When my husband, David, and I were dating, I thought he was Prince Charming come to life. He did a lot of wonderful things, like take me on romantic dates and listen intently to my stories. One of the biggest impressions he made was the fact that even though he was a football fan, he rarely watched it on television—an endearing quality to a girl who didn’t grow up in a football home. I think we spent only one Saturday afternoon during our engagement cheering his favorite college team together.
What I didn’t know then was that after he dropped me off from our dates, he would stay up hours after midnight researching professional football players on the internet and updating his Fantasy Football rosters. Funny … he conveniently forgot to mention that to me!
After our wedding in September (smack in the busiest part of football season), I was soon disillusioned by his sports habit and by the realization that this ritual would be a consuming part of everyday life each and every year from August to January. He watched hours of football on Sundays, and then there was the big Monday night game, most Thursday games, and occasional Saturdays.
I was more than disappointed—I felt deceived. I was beginning to see that he wasn’t perfect after all. And there were still many shortcomings to discover. During the years, I’ve been privileged to see the behind-the-scenes footage unfold—from disagreeable spending habits to the way he sticks his foot in his mouth when he’s angry with me.
The truth became clear—I married a sinner.
We are all guilty
It’s easy to see faults in other people, isn’t it? I can tell you all about someone else’s faults, but ask me about my own, and I might miss a few. My husband, however, could probably triple my list. I’m sure there were times when David felt somewhat deceived when he married me—I was putting my best foot forward as much as he was.
I certainly can’t claim to be the perfect wife. I know when I’m acting out of sinful behavior—rolling eyes, deep heavy sighs, finger-pointing. Not exactly Christ-like. The fact is, David married a sinner, too! And so did your spouse. We are all sinners in need of each other’s forgiveness and grace.
Somehow we have been convinced that our spouses should be like fairytale royalty—always perfect, always attractive, always sensitive to our needs. Yet we don’t expect to be treated with the same standard. We expect our spouses to be tolerant of our sins, but not the other way around.
Practicing what we preach
All of us should expect our spouses to fail from time to time. We shouldn’t be surprised when it happens, but instead let it push us to build marriages that are grace-filled. One definition of grace is “unmerited favor,” which means extending kindness to your spouse even when he doesn’t deserve it. This is how God treats us—giving gifts and joys and good things even when our sinfulness should keep us from it. And that’s how God expects us to treat one another.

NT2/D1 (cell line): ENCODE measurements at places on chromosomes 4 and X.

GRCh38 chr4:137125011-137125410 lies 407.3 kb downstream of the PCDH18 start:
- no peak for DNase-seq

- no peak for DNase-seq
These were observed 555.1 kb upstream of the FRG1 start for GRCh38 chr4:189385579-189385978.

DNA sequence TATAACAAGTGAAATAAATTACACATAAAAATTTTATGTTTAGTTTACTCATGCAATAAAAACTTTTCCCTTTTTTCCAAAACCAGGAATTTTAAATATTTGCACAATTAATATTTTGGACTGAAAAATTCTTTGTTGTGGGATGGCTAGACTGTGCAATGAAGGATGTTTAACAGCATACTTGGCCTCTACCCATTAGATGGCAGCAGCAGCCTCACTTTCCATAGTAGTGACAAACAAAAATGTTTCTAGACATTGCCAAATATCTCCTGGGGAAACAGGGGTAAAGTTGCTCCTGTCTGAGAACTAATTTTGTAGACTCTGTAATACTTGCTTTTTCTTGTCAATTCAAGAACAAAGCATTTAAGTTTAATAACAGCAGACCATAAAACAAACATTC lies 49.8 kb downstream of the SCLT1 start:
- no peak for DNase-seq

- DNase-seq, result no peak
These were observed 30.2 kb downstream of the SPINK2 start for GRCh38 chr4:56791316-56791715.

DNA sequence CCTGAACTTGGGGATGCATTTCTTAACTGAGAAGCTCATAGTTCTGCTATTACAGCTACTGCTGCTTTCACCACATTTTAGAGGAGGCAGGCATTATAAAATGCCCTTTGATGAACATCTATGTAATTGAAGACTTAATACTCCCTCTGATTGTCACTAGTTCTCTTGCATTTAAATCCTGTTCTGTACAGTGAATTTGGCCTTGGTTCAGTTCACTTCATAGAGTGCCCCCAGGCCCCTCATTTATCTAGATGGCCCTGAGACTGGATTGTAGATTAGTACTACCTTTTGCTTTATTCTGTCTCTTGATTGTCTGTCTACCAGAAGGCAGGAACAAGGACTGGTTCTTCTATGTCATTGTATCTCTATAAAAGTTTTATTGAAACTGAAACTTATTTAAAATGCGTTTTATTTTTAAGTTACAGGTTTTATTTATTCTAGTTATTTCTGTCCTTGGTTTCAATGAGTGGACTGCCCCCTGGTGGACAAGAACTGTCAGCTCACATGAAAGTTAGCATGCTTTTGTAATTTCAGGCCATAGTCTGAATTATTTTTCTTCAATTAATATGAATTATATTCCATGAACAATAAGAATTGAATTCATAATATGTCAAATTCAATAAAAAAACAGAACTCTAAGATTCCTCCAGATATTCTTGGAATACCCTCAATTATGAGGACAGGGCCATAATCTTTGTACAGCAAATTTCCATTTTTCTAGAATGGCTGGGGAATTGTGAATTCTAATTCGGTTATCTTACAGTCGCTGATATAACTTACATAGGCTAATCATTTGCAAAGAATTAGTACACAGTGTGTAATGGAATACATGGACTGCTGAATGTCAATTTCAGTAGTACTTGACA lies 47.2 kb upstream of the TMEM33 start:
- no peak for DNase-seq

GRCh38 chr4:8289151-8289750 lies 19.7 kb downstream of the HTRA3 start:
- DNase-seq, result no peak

Realizing that we’re married to sinners gives us Christians the opportunity to practice what we preach. It’s easy to talk about love, grace, and mercy, but not so easy to do. But as the book of James reminds us, if you can’t put your words into practice, how can you say that you really believe it? “Faith, if it has no works, is dead, being by itself. But someone may well say, ‘You have faith and I have works; show me your faith without the works, and I will show you my faith by my works’” (James 2:17-18).
Instead of dwelling on disappointment when your spouse fails, ask yourself what you can do to encourage your husband as he pulls himself back up. In their book Building Your Mate’s Self-Esteem, Dennis and Barbara Rainey refer to this as giving your spouse the “freedom to fail.”
When you give your mate the freedom to fail, you begin to remove the pressure to perform for acceptance. You free your mate to take risks and try again. You free him to excel. Failure then becomes a tutor, not a judge. In the presence of freedom, we learn from failures instead of being intimidated by them. In the absence of condemnation, confidence in how God can use you mounts.
Unfortunately, couples are often so preoccupied by taking score of each other’s shortcomings that they miss out on one of the greatest blessings of marriage—the benefit of not having to live under pressure to be perfect. It’s the one relationship, other than our relationship with Christ, where we can feel secure knowing that someone loves us for who we are, warts and all, and there is great peace in that.
What can you do today to bring grace into your spouse’s life? Are there any words of encouragement that he needs to hear from you? Do you need to work on areas of ending bitterness and extending forgiveness? If you’re having trouble giving grace and forgiveness to your husband, try making a list of all your own faults, and consider how God has forgiven you. Then learn to extend that same grace to your spouse. As you do, your marriage will become less focused on faults and more focused on love.
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